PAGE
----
Dhiram, Dhīram: 1 definition
Dhiram means something in Hinduism, Sanskrit. If you want to know the exact meaning, history, etymology or English translation of this term then check out the descriptions on this page. Add your comment or reference to a book if you want to contribute to this summary article.
Languages of India and abroad
Sanskrit dictionarySource: Cologne Digital Sanskrit Dictionaries: Monier-Williams Sanskrit-English Dictionary
Dhīram (धीरम्):—[from dhīra] ind. steadily, firmly etc.
Sanskrit, also spelled संस्कृतम् (saṃskṛtam), is an ancient language of India commonly seen as the grandmother of the Indo-European language family (even English!). Closely allied with Prakrit and Pali, Sanskrit is more exhaustive in both grammar and terms and has the most extensive collection of literature in the world, greatly surpassing its sister-languages Greek and Latin.
See also (Relevant definitions)
Starts with: Dhirama.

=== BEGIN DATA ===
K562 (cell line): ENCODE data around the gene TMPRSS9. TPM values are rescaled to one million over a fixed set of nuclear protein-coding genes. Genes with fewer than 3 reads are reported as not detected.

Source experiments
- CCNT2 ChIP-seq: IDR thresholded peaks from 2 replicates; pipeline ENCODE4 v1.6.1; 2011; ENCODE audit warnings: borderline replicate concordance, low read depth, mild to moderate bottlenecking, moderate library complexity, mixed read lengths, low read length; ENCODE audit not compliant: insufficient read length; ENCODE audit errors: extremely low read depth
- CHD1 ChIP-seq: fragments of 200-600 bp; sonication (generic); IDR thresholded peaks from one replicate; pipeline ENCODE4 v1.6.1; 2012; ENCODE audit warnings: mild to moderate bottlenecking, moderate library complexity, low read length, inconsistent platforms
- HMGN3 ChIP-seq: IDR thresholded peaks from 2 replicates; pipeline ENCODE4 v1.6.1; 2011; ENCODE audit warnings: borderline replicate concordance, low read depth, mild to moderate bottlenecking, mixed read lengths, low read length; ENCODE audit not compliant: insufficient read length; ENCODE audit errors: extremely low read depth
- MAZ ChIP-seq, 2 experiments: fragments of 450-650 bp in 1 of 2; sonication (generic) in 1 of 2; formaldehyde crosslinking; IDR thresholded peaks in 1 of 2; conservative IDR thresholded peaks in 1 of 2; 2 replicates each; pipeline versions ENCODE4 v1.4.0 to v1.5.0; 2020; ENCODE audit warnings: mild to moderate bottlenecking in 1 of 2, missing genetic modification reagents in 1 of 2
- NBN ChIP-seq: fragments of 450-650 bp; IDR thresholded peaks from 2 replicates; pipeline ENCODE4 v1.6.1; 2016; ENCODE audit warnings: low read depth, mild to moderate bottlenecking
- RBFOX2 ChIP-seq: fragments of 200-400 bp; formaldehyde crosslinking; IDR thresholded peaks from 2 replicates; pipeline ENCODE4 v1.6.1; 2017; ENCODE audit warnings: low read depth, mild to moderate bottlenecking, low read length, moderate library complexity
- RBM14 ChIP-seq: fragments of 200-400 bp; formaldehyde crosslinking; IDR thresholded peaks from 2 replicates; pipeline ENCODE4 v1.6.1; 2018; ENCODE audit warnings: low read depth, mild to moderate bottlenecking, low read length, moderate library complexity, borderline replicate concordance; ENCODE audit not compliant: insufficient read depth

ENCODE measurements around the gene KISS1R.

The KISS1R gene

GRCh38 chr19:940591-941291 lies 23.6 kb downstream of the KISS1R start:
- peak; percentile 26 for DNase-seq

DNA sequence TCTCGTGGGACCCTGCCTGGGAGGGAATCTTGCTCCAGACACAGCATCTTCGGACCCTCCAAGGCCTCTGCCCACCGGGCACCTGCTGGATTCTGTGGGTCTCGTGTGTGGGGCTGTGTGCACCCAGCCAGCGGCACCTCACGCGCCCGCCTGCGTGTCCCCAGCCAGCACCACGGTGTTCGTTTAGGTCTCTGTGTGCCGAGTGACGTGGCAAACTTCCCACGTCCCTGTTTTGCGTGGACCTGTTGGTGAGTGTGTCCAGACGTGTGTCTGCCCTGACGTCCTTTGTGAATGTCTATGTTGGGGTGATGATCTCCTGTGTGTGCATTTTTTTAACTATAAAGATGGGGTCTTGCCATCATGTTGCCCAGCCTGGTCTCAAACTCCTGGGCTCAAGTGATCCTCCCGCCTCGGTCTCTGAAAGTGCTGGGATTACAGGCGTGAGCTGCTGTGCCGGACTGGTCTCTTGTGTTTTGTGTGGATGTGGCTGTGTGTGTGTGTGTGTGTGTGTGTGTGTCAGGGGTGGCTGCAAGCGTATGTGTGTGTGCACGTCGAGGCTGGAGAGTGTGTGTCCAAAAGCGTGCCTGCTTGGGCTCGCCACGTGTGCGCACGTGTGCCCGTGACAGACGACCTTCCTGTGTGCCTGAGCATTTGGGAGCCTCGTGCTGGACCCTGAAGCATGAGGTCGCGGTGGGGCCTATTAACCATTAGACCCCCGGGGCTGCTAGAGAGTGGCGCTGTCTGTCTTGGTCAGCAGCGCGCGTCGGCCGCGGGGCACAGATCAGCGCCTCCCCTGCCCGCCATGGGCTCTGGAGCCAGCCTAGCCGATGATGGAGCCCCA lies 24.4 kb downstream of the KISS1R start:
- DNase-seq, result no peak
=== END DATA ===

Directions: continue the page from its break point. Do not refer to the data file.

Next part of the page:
Ends with: Sarudhiram.
Search found 5 books and stories containing Dhiram, Dhīram; (plurals include: Dhirams, Dhīrams). You can also click to the full overview containing English textual excerpts. Below are direct links for the most relevant articles:
Rig Veda (translation and commentary) (by H. H. Wilson)
Rig Veda 1.179.4 < [Sukta 179]
Rig Veda 10.86.19 < [Sukta 86]
Rig Veda 8.42.2 < [Sukta 42]
Shrimad Bhagavad-gita (by Narayana Gosvami)
Verse 2.15 < [Chapter 2 - Sāṅkhya-yoga (Yoga through distinguishing the Soul from the Body)]
The Great Chronicle of Buddhas (by Ven. Mingun Sayadaw)
Part 5 - Ten Stanzas of Exhortation < [Chapter 27b - The Buddha’s Ninth Vassa at Kosambī]
Part 3 - The story of Pālileyyaka elephant < [Chapter 28 - The Buddha’s Tenth Vassa at Pālileyyaka Forest]
Apadana commentary (Atthakatha) (by U Lu Pe Win)
Commentary on the stanza on sahāya < [Commentary on biography of Silent Buddhas (Paccekabuddha)]
Preceptors of Advaita (by T. M. P. Mahadevan)